Unrealistic Expectations – Gambling With An Edge

Many of you know that I participate in storytelling events. I’ve been regularly attending a workshop to improve my skills.

Recently, after we had all practiced our stories online for the day, Pete, the leader who lives on the East Coast, asked me if I would be willing to take him around and show him how to play were he to come to Vegas.

I was surprised by this. I’ve basically never had such a request before. My answer off the top of my head was inappropriate. I told him that I charge $250 per hour for private consultations, and there is no game I could show him how to play which would cover my fee. He told me he wouldn’t be taking me up on the deal.

The reason it was an inappropriate response is that Pete is a Zoom friend, someone who has helped me improve at something I wanted to do, and basically a good guy. Bottom line is that if he wanted me to spend three or four hours with him gambling at video poker — why not? He’s a friend and he’s worth it.

I could get us both coupon books from the Las Vegas Advisor and the American Casino Guide and go around town cashing coupons with him. There are a number of match plays and other easy-money deals in there and we would probably end up ahead. This is a once-per-year-per-person run, but both of us would be eligible because I haven’t made such a run in years. However, it’s not video poker and he’s been told I’m a video poker expert. If he’s going to have me there helping him, video poker is probably the game he expects to play.

I don’t think this will end well. I think Pete is looking to spend a few pleasant hours, learn a little about gambling, and end up $100 or $200 ahead. If he actually lost $100 or $200, it could be a burden on him. Not a disaster, perhaps, but a problem. He doesn’t have a lot of discretionary funds and I’ve seen him react badly when things don’t go his way.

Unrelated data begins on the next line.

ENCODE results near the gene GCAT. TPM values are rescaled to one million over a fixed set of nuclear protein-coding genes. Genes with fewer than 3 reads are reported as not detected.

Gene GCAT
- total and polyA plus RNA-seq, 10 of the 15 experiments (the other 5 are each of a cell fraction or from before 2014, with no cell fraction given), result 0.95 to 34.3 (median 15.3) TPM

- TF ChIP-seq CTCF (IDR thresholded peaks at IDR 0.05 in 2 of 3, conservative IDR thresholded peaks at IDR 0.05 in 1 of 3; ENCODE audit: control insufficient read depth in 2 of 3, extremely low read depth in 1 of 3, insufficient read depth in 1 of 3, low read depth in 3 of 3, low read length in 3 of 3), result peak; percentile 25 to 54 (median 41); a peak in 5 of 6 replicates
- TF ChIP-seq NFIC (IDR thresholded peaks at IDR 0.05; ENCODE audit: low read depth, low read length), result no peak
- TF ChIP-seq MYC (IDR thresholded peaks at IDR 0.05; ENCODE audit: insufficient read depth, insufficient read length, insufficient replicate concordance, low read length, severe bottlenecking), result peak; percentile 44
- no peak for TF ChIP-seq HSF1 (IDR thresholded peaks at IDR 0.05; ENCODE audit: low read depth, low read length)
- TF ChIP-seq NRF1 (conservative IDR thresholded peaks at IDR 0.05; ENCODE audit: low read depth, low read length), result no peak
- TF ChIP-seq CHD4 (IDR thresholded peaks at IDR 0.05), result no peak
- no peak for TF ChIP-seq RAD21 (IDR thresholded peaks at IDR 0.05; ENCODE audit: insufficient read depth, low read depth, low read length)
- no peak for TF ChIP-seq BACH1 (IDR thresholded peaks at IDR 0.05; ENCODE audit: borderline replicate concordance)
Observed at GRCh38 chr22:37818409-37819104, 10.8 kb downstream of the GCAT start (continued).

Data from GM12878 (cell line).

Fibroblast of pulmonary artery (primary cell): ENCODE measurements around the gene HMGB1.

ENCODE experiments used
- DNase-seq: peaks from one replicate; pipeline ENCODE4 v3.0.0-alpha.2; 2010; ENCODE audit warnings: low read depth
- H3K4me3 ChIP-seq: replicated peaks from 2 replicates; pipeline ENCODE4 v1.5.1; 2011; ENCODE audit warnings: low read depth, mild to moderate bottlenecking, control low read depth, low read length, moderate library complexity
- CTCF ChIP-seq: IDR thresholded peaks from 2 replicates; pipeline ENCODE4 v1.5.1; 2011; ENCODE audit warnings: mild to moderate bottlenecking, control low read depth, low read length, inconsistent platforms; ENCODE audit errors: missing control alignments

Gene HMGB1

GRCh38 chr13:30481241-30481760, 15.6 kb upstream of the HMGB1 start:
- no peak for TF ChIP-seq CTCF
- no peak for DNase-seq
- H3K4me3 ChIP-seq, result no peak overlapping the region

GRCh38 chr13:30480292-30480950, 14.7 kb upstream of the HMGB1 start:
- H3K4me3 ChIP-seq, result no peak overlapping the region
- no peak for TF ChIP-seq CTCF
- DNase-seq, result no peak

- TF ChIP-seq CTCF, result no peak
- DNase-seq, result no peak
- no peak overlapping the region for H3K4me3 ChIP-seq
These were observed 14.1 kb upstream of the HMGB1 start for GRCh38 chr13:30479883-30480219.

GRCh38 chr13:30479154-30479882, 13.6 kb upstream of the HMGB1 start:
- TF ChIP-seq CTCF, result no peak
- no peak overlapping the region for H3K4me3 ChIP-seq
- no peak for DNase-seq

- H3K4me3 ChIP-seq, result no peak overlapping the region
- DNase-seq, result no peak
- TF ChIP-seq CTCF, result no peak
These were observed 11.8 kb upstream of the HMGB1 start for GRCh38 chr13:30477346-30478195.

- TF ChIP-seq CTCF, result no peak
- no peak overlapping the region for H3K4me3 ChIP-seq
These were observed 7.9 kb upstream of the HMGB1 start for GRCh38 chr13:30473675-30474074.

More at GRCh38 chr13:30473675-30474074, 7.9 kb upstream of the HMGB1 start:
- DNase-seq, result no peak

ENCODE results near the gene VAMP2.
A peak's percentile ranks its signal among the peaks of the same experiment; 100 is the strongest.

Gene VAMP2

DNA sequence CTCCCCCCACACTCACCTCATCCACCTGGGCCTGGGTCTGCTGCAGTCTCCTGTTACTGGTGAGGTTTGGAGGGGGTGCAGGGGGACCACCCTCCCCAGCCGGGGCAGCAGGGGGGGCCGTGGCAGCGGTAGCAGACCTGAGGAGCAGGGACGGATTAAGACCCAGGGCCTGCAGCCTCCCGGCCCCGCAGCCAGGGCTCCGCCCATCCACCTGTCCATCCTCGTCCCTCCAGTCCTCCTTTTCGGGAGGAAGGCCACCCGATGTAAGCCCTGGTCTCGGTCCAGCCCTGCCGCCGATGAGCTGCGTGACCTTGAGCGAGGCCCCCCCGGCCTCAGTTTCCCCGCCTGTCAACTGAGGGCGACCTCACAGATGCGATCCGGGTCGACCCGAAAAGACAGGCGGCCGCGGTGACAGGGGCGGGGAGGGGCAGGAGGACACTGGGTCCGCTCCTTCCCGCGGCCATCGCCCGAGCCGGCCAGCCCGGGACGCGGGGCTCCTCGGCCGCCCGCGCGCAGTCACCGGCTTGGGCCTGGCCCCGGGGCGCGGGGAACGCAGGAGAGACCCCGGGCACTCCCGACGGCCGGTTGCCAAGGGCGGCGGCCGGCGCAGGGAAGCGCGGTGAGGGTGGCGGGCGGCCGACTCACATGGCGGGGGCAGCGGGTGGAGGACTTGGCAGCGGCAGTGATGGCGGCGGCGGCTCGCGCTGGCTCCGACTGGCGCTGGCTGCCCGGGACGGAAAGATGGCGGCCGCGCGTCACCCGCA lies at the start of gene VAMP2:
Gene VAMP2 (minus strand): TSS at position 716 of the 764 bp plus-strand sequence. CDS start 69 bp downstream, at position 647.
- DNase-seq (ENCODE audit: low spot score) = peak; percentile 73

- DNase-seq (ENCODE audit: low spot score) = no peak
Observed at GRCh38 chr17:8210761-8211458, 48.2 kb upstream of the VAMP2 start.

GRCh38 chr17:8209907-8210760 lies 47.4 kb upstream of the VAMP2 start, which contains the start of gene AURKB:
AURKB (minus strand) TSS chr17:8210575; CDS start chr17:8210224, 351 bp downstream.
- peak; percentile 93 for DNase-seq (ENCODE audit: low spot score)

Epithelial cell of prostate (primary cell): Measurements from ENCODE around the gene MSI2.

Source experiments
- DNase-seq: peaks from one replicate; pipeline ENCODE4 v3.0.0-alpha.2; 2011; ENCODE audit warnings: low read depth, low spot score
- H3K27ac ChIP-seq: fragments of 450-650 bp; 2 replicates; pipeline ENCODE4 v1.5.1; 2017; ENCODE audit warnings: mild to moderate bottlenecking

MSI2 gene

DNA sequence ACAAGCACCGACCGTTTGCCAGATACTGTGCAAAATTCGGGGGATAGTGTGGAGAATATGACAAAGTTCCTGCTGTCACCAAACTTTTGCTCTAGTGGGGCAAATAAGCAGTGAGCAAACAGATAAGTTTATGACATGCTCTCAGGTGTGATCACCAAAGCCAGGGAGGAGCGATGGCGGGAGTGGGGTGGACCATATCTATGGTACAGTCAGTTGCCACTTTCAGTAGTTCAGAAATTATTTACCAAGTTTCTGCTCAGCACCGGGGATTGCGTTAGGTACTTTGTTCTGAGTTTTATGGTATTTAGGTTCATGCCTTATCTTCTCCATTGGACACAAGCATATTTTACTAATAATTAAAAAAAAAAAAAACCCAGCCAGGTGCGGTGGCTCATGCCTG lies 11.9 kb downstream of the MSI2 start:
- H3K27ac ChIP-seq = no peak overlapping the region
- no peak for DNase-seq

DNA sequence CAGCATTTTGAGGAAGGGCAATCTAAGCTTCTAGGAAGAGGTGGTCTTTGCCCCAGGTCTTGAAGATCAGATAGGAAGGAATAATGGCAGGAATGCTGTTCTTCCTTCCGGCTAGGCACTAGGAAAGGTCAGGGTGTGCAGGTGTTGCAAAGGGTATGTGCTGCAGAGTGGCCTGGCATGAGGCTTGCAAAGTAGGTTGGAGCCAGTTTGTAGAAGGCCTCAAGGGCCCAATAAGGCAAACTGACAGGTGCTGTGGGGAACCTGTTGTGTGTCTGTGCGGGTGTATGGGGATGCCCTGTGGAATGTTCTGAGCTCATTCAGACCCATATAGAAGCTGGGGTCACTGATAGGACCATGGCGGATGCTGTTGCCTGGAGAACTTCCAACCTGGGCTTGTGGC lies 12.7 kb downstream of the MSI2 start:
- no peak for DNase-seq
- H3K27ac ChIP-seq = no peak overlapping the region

The problem is, he’s thinking about doing this because he wants some easy money, and I can’t guarantee he’ll win. I certainly don’t win all the time myself, and with translation errors because I tell him to do one thing and he either misunderstands or for some other reason doesn’t do what I tell him to do, his results would likely be less than optimal. That’s a gambling fact of life.

If I sat him down at a quarter Full Pay Deuces Wild machine at one of the Arizona Charlie’s, with the (miniscule for this game) slot club he’d have a 0.8% advantage. This is about as big of an edge as I can get him. And it’s a fairly simple and intuitive game. At the speed we would be playing, the average return would be $5 an hour. But players of this game know that if you don’t hit a royal (worth $1,000) or four deuces (worth $250) today, you’re going to end up hundreds of dollars behind. We might play 1,000 hands over two hours, but royals come about every 45,000 hands on average, and four deuces come about every 4900 hands on average. Either or both could happen on this particular day, but the odds are against it.

So, on the best game that I can lead him to, he’s a favorite to be down $200 or so. This is not what he has in mind. Being told that we were playing a good game and together we could play every hand correctly, but still lose, is not likely to be information that nurtures him.

The easiest solution, I suppose, is to take him out to dinner, give him $200, and tell him not to gamble. Even if he followed those instructions, the money wouldn’t pay for his plane trip. There are casinos in his state that are much cheaper for him to get to. He won’t find Full Pay Deuces Wild there, but if he wants to gamble for a small amount, it’s cheaper for him to go there than fly to Vegas.


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